Afrikaans: the popular ugly language

There is a possibility that Pretoria, the capital of South Africa may have it’s name changed to Tshwane. This is considering that many South African cities which have Afrikaner origin are having their names changed to Afrikaans. Many English words such as meerkat, aardvark, and trek are derived from Afrikaans. The white rhinoceros derives its name from a corruption of the Afrikaans name weit (which means wide) to describe its wide jaws rather than its color. With the collapse of apartheid in South Africa, some linguists were apprehensive that this would lead to the demise of Afrikaans. This was due to its strong negative association with apartheid. However, with over 10 million people using it as their first language, it shows that the language is still popular even though most critics refer to it as a very ugly language.

Afrikaans is spoken in South Africa, Botswana, Lesotho, Canada, Netherlands, Belgium, Australia, Germany, New Zealand, UK, Zimbabwe and Namibia. Some Universities in Belgium, Poland, Russia and Germany teach courses in Afrikaans. It originated from the Dutch dialects of the Dutch settlers of South Africa. It was first recognized as a separate language in the early 20th century. Afrikaans adopted a lot of words from other languages such as Portuguese, Malay, Khoisan, French and a large percentage of Dutch. In fact, the major difference between Dutch and Afrikaans lies in the grammar and spelling of words. Afrikaans is the third most spoken language in South Africa, totaling its worldwide speakers to between 15- 23 million people. It is mostly spoken as a second or third language.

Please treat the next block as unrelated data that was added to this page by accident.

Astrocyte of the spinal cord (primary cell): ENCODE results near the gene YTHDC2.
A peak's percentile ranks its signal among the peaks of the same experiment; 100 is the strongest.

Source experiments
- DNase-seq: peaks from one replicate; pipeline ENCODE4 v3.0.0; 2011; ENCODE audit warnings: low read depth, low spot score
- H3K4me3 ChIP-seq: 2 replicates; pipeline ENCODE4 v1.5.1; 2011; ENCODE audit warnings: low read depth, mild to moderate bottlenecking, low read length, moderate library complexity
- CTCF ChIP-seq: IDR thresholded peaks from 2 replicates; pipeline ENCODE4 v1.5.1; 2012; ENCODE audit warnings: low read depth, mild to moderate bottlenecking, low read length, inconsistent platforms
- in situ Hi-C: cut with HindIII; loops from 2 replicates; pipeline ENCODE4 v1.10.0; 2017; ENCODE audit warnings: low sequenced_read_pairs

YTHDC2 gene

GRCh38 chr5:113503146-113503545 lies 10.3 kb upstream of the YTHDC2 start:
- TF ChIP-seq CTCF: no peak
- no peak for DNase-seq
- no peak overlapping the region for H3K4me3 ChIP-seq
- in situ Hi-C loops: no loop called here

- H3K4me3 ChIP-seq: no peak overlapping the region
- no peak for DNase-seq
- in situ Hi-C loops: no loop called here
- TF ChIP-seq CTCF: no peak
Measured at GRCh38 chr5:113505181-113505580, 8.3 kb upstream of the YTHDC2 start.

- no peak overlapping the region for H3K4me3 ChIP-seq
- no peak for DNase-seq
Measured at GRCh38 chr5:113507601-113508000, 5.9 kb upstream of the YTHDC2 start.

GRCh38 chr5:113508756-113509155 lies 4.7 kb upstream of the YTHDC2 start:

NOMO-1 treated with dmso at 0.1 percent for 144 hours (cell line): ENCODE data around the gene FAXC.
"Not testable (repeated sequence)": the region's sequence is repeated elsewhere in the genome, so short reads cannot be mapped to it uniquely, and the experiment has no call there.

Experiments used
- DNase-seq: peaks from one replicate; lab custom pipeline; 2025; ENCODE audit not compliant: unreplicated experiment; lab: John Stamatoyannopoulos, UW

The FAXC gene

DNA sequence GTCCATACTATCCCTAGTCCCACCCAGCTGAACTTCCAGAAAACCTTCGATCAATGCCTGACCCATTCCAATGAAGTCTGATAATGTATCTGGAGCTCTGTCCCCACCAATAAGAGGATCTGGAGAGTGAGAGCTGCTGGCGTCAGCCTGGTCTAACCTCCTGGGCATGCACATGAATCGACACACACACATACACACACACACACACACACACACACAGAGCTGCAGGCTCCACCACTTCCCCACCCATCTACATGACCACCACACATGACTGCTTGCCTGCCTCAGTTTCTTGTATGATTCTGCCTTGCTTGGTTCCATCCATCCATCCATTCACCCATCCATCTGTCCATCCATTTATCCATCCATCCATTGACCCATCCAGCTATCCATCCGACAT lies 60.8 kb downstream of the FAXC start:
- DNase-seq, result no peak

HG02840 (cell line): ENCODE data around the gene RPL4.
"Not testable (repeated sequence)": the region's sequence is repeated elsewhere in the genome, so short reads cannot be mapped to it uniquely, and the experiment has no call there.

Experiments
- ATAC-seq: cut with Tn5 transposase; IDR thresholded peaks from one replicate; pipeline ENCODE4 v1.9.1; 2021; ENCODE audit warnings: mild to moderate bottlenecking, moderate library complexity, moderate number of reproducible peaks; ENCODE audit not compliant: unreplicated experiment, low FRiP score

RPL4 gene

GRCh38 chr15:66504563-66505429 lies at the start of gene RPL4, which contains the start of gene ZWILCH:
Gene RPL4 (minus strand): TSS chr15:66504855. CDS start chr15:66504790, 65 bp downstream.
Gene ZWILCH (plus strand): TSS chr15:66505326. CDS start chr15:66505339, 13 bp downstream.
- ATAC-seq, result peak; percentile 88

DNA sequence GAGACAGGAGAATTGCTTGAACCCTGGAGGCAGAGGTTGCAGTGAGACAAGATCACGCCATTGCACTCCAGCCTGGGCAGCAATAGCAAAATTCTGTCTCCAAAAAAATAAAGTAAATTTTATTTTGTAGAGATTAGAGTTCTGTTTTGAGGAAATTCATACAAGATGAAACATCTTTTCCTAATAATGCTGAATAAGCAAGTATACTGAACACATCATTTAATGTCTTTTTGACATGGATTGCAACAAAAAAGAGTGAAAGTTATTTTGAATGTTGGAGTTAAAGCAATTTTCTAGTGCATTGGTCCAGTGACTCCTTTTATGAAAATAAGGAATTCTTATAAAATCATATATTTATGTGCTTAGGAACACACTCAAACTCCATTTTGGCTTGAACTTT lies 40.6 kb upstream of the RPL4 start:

Though not prevalently used as before the apartheid period, Afrikaans is still widely used in radios, newspapers and television. One of the major landmarks of Afrikaans was the translation of the bible into the language in 1933. Fifty years later, an edited version of the Afrikaans bible was published. This established the language as a pure and proper language. Prior to this, most Afrikaans speakers had to rely on the Dutch Bible. The Afrikaans Language monument was set up in 1975 in the Western Cape to symbolize that Afrikaans was a language on its own.

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